“At The Streets of Cranberry, we value and appreciate our guests all throughout the year. Most customer’s gift needs occur during this time of year, so you will find our stores’ community spirit, helpful gift suggestions and warm hospitality in evidence throughout the center this season,” she said.

“So many business owners are in business because they love what they do, and that passion comes across in their interactions with customers. They will help you with buying decisions, give honest opinions, accessorize, and make you feel valued—you can’t get that ordering online. It’s all about the experience in shopping in their store; as was once said, ‘You may not remember what someone said, but you will always remember how they made you feel,’” said Lisa.

When you are engaging service people to come into your home, you want to be sure that the people are reputable. “The advantage of using our company is that we are a locally owned franchise with the backing of the Sears brand,” said Greg Heibert, owner, Sears Homes Services, a carpet, air duct, upholstery, tile cleaning and garage door repair company. “Our busiest time of the years is around the holidays as everyone wants to clean and make their home smell fresh,” said Greg. “I live in Wexford, and it is important that you can trust whomever comes into your home. We have the backing of the Sears brand along with my personal guarantee that we care for all customers and will do whatever we can to make sure they are satisfied.” Sears Home Services is the third ranked Sears franchise in customer service in the entire country. “All of our technicians are employees, we use no sub-contractors, and I would trust them in my home. We employ over 50 people in the Pittsburgh area, and our employees help the local economy as they spend their hard-earned money on other products and service,” Greg said.  Sears Homes Services takes pride in their work. “We have been in business since 2001. We have survived a loss of everything to a flood in 2004 and a fire in 2014, so we are really used to perseverance and hard work. We have been blessed by God to continue to provide great service to our customers.”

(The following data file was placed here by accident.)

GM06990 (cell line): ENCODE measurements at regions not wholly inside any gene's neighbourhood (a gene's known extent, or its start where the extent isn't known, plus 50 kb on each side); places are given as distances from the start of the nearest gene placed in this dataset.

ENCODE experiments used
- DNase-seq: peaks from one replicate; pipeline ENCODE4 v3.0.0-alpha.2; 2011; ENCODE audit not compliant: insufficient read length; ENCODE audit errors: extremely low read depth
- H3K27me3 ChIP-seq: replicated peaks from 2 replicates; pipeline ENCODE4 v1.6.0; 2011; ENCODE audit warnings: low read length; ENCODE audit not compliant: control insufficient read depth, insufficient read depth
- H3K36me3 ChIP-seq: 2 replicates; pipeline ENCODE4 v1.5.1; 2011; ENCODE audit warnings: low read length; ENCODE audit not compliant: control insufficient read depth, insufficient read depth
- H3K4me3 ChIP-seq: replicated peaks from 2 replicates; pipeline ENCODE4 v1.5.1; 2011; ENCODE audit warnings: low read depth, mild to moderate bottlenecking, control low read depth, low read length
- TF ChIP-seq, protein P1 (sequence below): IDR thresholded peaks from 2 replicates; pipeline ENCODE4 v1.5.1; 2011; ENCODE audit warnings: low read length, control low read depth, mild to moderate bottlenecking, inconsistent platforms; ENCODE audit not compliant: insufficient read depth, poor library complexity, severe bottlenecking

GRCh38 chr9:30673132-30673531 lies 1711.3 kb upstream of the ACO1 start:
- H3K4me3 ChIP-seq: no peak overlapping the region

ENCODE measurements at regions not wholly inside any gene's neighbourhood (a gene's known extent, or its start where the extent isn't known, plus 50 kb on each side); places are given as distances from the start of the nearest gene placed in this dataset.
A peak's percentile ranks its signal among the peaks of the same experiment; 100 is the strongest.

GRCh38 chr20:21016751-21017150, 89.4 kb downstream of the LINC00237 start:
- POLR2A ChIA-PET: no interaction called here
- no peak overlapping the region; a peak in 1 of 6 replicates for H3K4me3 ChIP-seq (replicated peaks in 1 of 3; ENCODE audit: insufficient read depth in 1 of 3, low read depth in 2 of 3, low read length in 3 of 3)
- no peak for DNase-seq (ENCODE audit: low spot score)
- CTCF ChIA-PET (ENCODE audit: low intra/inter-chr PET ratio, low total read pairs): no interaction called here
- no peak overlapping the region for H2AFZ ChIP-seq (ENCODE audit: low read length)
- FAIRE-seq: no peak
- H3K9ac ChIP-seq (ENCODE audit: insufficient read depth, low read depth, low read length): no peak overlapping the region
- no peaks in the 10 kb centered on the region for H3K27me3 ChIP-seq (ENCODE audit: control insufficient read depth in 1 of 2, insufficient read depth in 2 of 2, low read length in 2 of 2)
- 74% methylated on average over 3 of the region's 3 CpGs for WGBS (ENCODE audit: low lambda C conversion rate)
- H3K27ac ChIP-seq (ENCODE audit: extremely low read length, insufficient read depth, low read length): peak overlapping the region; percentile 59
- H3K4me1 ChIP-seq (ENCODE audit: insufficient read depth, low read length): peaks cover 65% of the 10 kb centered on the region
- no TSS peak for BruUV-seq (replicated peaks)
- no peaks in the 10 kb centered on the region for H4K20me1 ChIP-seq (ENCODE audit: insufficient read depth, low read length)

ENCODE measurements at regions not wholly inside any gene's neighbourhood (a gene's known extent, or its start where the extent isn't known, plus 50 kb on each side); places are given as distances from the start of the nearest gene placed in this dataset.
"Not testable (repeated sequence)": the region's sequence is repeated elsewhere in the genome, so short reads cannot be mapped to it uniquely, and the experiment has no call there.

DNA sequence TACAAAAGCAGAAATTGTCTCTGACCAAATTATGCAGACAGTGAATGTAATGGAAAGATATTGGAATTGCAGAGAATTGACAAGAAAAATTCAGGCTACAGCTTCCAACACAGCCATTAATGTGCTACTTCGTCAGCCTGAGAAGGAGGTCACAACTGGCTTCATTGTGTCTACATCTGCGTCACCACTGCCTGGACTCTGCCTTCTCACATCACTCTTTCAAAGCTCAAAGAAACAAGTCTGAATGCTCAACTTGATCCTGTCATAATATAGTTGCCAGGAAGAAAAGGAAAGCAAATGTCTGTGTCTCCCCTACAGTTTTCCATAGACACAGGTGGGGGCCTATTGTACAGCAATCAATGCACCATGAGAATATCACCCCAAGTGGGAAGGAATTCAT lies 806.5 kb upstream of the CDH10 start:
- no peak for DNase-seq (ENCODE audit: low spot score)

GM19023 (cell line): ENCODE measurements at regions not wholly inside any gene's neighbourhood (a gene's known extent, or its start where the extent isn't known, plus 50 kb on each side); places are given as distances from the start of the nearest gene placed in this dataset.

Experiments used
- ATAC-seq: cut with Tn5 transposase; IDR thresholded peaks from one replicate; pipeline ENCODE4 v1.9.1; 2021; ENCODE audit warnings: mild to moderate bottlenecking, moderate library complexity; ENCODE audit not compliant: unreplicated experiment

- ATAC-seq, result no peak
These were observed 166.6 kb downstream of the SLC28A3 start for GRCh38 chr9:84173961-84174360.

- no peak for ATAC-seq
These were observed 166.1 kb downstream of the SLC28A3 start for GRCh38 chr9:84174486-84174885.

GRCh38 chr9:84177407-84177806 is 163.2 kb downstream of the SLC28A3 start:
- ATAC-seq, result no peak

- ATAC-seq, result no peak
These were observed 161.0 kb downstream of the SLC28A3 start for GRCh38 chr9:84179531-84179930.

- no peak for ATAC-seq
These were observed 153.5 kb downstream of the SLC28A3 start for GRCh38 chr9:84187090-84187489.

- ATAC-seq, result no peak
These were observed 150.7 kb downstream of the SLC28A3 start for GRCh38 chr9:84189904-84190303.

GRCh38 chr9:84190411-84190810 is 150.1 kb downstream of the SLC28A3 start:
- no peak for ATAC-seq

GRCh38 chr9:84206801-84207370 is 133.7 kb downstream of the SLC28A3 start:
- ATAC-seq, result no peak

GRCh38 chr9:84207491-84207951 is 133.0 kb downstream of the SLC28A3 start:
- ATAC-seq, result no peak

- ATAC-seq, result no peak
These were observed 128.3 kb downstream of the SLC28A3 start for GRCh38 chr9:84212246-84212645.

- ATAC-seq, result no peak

When it comes to dining, locally owned is as important to a community as is locally sourced produce is to a menu. “We are really pleased to provide a place where families, co-workers and friends can sit down together and enjoy a delicious meal,” said Gordon Sheffer, owner, Waffles, INCaffeinated, in Wexford, “While many of our customers are local, just as often, we are a central place for those from out-of-town to meet,” said Gordon. “Not only do we provide local employment opportunities whether for part-time, high school or college students or culinary professionals, but businesses around us prosper as our customers shop them while waiting for their parties to arrive, waiting for seating or taking time to enjoy what else the locale has to offer,” he said.